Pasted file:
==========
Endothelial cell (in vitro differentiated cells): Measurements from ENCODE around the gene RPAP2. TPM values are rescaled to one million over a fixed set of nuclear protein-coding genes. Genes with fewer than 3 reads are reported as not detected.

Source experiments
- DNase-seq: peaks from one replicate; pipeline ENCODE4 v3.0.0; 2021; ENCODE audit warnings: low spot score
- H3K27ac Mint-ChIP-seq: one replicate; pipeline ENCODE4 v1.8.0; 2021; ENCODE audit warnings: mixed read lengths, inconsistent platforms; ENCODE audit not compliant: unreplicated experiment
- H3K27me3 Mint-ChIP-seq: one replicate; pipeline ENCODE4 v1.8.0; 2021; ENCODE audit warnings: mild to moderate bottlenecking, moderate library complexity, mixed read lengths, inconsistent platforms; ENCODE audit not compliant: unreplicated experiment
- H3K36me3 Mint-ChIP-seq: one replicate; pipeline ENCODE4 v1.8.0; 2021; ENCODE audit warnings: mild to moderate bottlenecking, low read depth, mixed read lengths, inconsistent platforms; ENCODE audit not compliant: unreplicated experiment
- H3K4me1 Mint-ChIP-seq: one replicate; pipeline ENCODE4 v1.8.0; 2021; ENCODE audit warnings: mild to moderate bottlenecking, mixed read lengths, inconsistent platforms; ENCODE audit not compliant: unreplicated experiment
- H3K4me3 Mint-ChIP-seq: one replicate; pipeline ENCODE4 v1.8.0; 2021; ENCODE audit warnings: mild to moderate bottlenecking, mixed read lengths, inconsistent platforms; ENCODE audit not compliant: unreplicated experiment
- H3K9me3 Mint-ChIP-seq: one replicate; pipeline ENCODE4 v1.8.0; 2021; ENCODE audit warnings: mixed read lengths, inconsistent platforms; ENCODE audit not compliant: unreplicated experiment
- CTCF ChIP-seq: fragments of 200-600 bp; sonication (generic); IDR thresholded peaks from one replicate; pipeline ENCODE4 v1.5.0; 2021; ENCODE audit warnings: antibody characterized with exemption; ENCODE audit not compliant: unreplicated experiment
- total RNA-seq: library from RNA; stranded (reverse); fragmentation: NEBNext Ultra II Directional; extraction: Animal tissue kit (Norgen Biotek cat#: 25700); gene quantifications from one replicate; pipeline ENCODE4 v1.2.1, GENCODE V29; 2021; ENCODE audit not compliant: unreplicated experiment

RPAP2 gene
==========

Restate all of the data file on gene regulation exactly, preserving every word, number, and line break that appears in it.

Endothelial cell (in vitro differentiated cells): Measurements from ENCODE around the gene RPAP2. TPM values are rescaled to one million over a fixed set of nuclear protein-coding genes. Genes with fewer than 3 reads are reported as not detected.

Source experiments
- DNase-seq: peaks from one replicate; pipeline ENCODE4 v3.0.0; 2021; ENCODE audit warnings: low spot score
- H3K27ac Mint-ChIP-seq: one replicate; pipeline ENCODE4 v1.8.0; 2021; ENCODE audit warnings: mixed read lengths, inconsistent platforms; ENCODE audit not compliant: unreplicated experiment
- H3K27me3 Mint-ChIP-seq: one replicate; pipeline ENCODE4 v1.8.0; 2021; ENCODE audit warnings: mild to moderate bottlenecking, moderate library complexity, mixed read lengths, inconsistent platforms; ENCODE audit not compliant: unreplicated experiment
- H3K36me3 Mint-ChIP-seq: one replicate; pipeline ENCODE4 v1.8.0; 2021; ENCODE audit warnings: mild to moderate bottlenecking, low read depth, mixed read lengths, inconsistent platforms; ENCODE audit not compliant: unreplicated experiment
- H3K4me1 Mint-ChIP-seq: one replicate; pipeline ENCODE4 v1.8.0; 2021; ENCODE audit warnings: mild to moderate bottlenecking, mixed read lengths, inconsistent platforms; ENCODE audit not compliant: unreplicated experiment
- H3K4me3 Mint-ChIP-seq: one replicate; pipeline ENCODE4 v1.8.0; 2021; ENCODE audit warnings: mild to moderate bottlenecking, mixed read lengths, inconsistent platforms; ENCODE audit not compliant: unreplicated experiment
- H3K9me3 Mint-ChIP-seq: one replicate; pipeline ENCODE4 v1.8.0; 2021; ENCODE audit warnings: mixed read lengths, inconsistent platforms; ENCODE audit not compliant: unreplicated experiment
- CTCF ChIP-seq: fragments of 200-600 bp; sonication (generic); IDR thresholded peaks from one replicate; pipeline ENCODE4 v1.5.0; 2021; ENCODE audit warnings: antibody characterized with exemption; ENCODE audit not compliant: unreplicated experiment
- total RNA-seq: library from RNA; stranded (reverse); fragmentation: NEBNext Ultra II Directional; extraction: Animal tissue kit (Norgen Biotek cat#: 25700); gene quantifications from one replicate; pipeline ENCODE4 v1.2.1, GENCODE V29; 2021; ENCODE audit not compliant: unreplicated experiment

RPAP2 gene